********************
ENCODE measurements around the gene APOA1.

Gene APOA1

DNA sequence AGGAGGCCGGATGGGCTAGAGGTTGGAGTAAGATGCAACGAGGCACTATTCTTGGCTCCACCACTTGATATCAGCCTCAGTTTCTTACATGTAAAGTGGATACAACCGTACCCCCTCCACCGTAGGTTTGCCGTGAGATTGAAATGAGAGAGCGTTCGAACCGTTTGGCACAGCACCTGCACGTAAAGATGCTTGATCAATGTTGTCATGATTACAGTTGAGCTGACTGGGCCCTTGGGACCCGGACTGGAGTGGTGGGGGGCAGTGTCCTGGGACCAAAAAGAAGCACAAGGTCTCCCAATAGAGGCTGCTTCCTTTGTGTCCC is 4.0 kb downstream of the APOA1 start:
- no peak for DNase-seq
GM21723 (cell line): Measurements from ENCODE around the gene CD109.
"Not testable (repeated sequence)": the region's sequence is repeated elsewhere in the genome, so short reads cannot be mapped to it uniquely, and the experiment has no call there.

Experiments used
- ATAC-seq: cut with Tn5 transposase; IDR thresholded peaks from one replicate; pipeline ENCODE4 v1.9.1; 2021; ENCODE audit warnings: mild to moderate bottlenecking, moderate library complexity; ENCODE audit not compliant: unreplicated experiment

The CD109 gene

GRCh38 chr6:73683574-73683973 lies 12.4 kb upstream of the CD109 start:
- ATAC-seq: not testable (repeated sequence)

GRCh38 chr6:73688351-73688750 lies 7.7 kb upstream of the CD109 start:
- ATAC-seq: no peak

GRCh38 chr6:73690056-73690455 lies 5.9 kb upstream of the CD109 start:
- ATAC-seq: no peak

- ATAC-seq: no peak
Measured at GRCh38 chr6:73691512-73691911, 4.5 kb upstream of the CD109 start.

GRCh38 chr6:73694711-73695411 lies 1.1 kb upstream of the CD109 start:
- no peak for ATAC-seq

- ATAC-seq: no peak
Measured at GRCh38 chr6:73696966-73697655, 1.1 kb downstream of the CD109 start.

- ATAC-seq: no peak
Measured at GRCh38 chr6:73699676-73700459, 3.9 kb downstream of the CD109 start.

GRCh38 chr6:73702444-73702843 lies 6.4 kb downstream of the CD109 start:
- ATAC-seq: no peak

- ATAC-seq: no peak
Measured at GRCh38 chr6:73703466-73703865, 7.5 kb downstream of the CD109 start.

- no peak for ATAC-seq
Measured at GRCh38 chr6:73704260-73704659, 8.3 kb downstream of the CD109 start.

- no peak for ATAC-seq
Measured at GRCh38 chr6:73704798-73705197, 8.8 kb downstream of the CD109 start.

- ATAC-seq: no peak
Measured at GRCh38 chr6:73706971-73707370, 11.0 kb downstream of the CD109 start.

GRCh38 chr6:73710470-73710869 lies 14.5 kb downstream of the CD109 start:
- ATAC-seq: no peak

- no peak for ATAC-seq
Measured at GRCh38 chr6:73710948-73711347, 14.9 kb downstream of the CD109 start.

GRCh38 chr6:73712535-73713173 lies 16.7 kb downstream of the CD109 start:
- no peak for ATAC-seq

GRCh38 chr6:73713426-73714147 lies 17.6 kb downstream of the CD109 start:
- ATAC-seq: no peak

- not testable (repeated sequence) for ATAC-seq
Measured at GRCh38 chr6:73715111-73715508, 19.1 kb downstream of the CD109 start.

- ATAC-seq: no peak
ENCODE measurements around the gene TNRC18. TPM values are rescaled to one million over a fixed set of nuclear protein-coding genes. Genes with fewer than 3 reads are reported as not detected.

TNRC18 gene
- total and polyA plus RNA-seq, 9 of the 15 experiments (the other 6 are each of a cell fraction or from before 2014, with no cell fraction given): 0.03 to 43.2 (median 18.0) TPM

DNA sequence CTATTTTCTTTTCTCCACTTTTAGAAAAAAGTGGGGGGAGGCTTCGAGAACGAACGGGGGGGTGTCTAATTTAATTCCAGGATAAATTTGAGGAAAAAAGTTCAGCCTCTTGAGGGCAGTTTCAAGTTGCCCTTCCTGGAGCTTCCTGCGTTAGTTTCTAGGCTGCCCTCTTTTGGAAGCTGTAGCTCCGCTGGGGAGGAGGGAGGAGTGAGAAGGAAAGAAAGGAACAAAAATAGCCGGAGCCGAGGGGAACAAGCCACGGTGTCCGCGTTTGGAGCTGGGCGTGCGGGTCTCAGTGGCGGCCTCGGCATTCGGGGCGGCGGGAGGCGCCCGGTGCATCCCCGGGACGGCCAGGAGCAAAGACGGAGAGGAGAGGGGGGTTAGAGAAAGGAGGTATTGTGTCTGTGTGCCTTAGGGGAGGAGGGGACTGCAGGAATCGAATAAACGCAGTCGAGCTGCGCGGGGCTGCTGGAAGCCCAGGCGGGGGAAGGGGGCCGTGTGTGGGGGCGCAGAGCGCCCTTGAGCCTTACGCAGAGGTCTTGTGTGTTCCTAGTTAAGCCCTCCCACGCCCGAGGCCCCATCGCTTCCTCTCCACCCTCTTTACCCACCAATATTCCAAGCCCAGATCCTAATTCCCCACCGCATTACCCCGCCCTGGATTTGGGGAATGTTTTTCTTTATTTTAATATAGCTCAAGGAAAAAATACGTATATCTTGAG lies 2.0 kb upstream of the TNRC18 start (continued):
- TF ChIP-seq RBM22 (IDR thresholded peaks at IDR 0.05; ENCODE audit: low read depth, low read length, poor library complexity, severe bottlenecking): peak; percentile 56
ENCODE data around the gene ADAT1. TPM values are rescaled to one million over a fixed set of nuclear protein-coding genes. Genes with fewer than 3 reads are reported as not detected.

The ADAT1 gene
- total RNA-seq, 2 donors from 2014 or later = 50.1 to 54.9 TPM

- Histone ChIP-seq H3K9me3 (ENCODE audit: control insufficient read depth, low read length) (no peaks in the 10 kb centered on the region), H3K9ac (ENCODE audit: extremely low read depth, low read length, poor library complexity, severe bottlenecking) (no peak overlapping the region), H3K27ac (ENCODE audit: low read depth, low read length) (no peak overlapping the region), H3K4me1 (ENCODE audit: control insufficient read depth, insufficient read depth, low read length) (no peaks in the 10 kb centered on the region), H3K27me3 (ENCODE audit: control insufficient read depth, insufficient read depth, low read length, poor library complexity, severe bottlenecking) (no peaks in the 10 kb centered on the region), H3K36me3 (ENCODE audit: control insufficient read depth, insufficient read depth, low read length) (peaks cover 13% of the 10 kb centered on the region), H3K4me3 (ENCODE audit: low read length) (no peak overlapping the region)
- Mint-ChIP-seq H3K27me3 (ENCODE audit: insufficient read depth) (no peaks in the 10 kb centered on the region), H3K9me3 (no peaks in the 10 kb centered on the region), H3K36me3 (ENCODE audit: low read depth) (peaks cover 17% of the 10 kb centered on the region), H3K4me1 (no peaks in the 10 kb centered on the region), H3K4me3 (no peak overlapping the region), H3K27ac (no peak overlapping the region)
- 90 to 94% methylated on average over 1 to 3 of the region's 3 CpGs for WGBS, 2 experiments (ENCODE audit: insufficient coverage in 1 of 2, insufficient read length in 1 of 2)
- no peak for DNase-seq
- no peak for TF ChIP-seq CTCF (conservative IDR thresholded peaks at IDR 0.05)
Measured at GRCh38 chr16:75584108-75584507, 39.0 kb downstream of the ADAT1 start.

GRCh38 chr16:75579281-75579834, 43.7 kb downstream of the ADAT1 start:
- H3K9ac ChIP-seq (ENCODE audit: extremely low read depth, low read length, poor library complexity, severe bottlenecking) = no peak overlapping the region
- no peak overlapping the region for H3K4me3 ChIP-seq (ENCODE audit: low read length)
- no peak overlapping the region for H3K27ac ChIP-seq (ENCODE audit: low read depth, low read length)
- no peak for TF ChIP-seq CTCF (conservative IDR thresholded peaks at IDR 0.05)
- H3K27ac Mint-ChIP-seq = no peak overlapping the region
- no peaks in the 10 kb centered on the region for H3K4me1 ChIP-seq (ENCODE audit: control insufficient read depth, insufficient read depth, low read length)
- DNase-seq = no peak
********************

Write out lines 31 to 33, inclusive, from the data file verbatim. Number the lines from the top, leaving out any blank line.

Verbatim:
Measured at GRCh38 chr6:73704798-73705197, 8.8 kb downstream of the CD109 start.

- ATAC-seq: no peak
Measured at GRCh38 chr6:73706971-73707370, 11.0 kb downstream of the CD109 start.